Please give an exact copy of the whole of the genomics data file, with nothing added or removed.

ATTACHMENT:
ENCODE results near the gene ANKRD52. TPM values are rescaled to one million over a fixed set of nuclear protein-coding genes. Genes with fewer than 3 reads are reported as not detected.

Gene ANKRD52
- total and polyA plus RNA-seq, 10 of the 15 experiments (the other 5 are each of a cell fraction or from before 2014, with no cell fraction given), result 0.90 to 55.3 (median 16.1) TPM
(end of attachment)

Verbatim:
ENCODE results near the gene ANKRD52. TPM values are rescaled to one million over a fixed set of nuclear protein-coding genes. Genes with fewer than 3 reads are reported as not detected.

Gene ANKRD52
- total and polyA plus RNA-seq, 10 of the 15 experiments (the other 5 are each of a cell fraction or from before 2014, with no cell fraction given), result 0.90 to 55.3 (median 16.1) TPM